On being asked the reason the Guru explained that a wonderful serenade was being sung by nature before the invisible altar of God. ....More

Sakhi 14

Bhagat Kabir

Bhagat Jee once went up to this child that was playing and said to him "Thoosee Naam Japia Kar'-"You should recite and remember God" and the child made excuses:

"Oh I am still quite young and want to enjoy my childhood by playing, when I get older I will (Naam Jap) remember God and recite his name."

When the child was a teenager and in higher education, Bhagat Jee went up to him again and said the same bachan "Thoosee Naam Japia Kar", but then the excuses were different:

"Oh I am too busy with my studies, I have a lot to do and have to get high marks. When I get older I will Naam Jap". So then Bhagat Jee left him.

Then the person became a grown man and was married with a family. Bhagat Jee went up to him again with the same bachan. Again, different excuses were given why he couldn't Naam Jap and do Bhagti (meditation on God). ....More

Sakhi 15

"Those who do not forget the Lord, with each breath and morsel of food, whose minds are filled with the Mantra of the Lord's Name they alone are blessed; O Nanak, they are the perfect Saints. (1)" (SGGS p 319)

Once Baba Bulleh Shah was sitting on the bank of a river when he saw this lady selling carrots. People were coming to buy her produce, but when they start picking and choosing the carrots, she would say, "I only sell carrots in volume; there is no pick and choose." So all these people had to buy carrots in volume/in bulk; not by selection.

Then there was this handsome man, who came to her to get carrots. However, this time she herself picked the best carrots for him! Bulleh Shah was quite surprised looking at the incident. So after this men had left, Bulleh Shah went to the lady and asked her. "How come you let him hand pick the carrots; in fact you picked and chose the carrots for him yourself." She replied, "Bulleh Shah ji, he is my husband, there is no counting or accounting between lovers." ....More

Sakhi 16

There's a story about a saint who lived in his own "anand" (grace); he cared about everyone and everyone loved him.

Another blessed man also lived in the same town. One day a childless woman went to see the blessed man. She said, 'Ask your God to grant me a son'.

The Blessed man went to the top of the mountain and spoke to God of the poor woman's request. He came back and told the lady, 'God said that there are no children in your destiny'.

A few days later, the woman came back full of joy and happiness, she was giving sweets to one and all, the blessed man asked what she was celebrating. She replied, 'The Saint has said I will be blessed with a beautiful baby boy, my dreams have come true!'.

The blessed man couldn't understand it, he climbed the mountain and asked God 'O Lord You said the lady had no children in her destiny, yet the saint has granted her a son. How can he overrule your decision?' God replied, 'O Blessed Man, before I answer that, go to the town and tell my children's (villagers) that God wants a pound of their flesh.' ....More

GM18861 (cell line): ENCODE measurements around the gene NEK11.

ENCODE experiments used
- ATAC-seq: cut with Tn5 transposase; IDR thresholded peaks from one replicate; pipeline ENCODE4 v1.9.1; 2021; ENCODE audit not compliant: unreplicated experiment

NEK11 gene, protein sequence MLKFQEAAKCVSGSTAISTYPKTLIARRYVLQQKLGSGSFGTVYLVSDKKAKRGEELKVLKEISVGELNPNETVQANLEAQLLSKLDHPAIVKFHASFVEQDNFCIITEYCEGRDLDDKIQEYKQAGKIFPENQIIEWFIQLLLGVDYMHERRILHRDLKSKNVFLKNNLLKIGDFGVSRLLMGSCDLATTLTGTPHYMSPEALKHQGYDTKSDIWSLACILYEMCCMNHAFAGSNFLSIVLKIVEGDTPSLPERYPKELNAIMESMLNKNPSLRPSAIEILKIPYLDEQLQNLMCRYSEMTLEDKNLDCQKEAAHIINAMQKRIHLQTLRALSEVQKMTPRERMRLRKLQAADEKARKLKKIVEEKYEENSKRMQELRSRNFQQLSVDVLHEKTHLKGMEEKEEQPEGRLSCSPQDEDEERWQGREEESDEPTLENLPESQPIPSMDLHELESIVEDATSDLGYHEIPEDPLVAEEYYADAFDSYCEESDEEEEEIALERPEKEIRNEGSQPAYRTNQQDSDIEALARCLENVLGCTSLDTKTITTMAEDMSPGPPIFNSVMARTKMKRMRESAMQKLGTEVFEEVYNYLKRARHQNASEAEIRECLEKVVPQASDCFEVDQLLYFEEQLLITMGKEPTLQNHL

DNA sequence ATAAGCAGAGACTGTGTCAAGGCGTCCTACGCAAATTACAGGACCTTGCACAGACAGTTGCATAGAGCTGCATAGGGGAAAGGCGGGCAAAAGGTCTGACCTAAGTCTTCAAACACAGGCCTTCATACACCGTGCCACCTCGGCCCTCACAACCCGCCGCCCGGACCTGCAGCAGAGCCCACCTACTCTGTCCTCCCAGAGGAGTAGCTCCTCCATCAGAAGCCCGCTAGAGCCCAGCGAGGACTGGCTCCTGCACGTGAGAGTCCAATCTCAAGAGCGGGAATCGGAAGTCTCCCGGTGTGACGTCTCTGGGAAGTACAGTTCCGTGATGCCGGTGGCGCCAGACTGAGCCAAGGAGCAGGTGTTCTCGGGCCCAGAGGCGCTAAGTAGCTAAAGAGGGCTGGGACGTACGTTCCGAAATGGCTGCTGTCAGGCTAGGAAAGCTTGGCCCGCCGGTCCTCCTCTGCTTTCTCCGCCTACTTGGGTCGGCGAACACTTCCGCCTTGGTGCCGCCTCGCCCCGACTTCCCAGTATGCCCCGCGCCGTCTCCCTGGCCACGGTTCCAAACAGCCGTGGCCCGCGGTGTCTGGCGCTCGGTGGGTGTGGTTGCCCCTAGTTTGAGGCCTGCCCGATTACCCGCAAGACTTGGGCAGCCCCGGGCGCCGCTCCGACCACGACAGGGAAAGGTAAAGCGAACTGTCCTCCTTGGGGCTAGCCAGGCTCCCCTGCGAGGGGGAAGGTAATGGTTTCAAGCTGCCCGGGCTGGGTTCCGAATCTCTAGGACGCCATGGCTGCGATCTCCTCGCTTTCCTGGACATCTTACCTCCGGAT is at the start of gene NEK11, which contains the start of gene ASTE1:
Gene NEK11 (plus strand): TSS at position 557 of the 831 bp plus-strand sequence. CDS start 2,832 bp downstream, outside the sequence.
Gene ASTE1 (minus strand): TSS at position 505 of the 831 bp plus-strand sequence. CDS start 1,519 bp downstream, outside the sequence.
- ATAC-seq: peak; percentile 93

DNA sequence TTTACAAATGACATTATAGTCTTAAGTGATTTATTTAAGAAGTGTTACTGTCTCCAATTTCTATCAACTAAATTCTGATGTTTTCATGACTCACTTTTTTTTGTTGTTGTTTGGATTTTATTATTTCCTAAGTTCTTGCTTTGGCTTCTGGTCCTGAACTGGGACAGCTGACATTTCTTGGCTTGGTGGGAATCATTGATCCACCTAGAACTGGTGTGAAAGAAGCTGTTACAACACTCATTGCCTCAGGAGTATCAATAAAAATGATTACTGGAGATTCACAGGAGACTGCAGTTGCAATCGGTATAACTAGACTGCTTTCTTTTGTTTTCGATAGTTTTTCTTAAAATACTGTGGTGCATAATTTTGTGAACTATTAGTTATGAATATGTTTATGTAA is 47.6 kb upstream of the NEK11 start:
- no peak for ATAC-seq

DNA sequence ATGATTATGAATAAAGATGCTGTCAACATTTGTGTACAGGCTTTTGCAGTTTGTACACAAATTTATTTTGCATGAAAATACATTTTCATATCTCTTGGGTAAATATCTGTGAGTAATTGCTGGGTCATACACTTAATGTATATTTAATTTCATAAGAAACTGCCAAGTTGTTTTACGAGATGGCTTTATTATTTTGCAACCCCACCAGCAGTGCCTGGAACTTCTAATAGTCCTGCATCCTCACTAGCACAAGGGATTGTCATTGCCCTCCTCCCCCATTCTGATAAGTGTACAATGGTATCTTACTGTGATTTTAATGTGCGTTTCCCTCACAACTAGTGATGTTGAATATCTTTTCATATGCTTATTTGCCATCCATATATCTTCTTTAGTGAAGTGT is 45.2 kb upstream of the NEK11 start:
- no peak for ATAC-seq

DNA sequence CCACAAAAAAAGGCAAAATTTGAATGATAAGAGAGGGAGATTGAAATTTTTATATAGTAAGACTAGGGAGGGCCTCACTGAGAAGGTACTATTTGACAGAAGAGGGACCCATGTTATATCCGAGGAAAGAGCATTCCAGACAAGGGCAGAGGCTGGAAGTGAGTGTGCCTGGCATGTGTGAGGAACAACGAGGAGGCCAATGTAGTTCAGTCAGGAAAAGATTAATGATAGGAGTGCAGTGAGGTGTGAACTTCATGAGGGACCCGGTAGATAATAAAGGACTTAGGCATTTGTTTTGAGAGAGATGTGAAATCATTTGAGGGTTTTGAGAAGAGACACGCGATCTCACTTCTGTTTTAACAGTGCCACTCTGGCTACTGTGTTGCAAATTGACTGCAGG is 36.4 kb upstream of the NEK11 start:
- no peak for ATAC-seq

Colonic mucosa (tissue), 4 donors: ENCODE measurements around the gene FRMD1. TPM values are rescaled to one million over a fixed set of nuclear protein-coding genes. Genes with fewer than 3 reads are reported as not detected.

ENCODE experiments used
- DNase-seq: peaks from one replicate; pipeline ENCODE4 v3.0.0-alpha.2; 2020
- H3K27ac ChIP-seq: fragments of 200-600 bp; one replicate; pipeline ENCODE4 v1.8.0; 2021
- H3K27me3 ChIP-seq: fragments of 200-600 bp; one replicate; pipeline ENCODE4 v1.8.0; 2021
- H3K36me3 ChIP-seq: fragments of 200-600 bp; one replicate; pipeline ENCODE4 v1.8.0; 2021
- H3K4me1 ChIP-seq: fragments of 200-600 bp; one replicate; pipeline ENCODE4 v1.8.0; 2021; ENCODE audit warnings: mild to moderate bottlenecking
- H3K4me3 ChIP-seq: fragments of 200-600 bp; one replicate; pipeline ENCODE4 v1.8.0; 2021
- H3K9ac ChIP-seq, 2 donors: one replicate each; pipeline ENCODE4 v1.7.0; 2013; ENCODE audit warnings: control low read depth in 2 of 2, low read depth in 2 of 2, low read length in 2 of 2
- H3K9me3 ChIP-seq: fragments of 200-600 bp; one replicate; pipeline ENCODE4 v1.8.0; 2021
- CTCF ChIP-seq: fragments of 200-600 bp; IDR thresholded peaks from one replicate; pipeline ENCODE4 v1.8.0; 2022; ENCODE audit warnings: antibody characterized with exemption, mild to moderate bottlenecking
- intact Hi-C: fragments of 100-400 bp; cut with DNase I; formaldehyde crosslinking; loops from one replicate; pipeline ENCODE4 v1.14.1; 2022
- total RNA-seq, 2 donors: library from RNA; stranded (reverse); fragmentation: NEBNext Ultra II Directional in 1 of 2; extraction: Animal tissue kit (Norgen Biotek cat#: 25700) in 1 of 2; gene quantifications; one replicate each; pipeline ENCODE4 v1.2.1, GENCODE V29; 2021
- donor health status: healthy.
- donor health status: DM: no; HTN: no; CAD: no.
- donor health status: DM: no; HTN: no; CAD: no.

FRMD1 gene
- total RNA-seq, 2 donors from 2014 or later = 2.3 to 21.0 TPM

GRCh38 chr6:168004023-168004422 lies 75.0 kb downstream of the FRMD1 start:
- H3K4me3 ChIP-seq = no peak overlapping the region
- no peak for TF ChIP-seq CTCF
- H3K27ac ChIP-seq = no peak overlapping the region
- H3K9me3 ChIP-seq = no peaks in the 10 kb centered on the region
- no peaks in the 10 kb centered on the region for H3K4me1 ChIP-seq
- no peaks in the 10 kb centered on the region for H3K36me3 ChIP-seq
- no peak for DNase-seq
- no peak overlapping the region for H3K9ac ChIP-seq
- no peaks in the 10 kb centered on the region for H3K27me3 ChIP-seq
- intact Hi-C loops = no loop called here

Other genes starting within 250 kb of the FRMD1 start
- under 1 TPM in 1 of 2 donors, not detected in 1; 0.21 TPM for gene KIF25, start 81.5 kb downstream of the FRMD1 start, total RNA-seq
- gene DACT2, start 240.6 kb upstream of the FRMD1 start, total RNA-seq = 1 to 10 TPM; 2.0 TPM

Sakhi 17

Once there was no rain in a particular area for an extended period resulting danger to the crops. In some areas, the crops had already been destroyed.

So the local people of that area decided to do Ardas - a prayer or supplication to God so that their crops may be saved. Many hundreds of people gathered together at the designated place for this Ardas.

While this gathering was in progress, a passing Sikh Saint stopped by. He asked one of the crowd why there was such a big crowd gathered and what was the purpose of the gathering. One of them told the Sikh Saint that that they had gathered here to do Ardas because the crops will be destroyed in the absence of rain; they were going to ask God for rain.

The Saint said that was a good thing that they were doing an ardas but he did not see anyone carrying an umbrellas or "barsatie" (rain coats)…. When Waheguru (God) accepted your Ardas then there will be lot of rain. One group leader laughingly said, "But we do not know whether it will rain or not."

The Saint said, "How will your Ardas be accepted when you do not have faith in Waheguru" . He told them all to go home .


Sakhi 18

There is a Sakhi (historic event or tale) about a great Sant-Sipahee.(Saint-Soldier).. he truly had attained mental union with Waheguru (the Lord) and had mastered physical excellence and weapon control as well.

In the battlefield he fought for justice. His opponent had been overpowered and lay on his back on the floor. The Sant-sipahee was about to destroy the sinner by plunging the sword of Akal into his chest, when the opponent spat in the Sant-Sipahee's face.

The Sant-Sipahee's blood boiled, rage and fury burned him for a moment, he raised his sword with new fervour....but stopped the sword in mid-swing!. The enemy was shocked, expecting to be dead, he grunted 'Kill Me Sikh, you have beaten me - wanting a quick death rather than a slow torture'.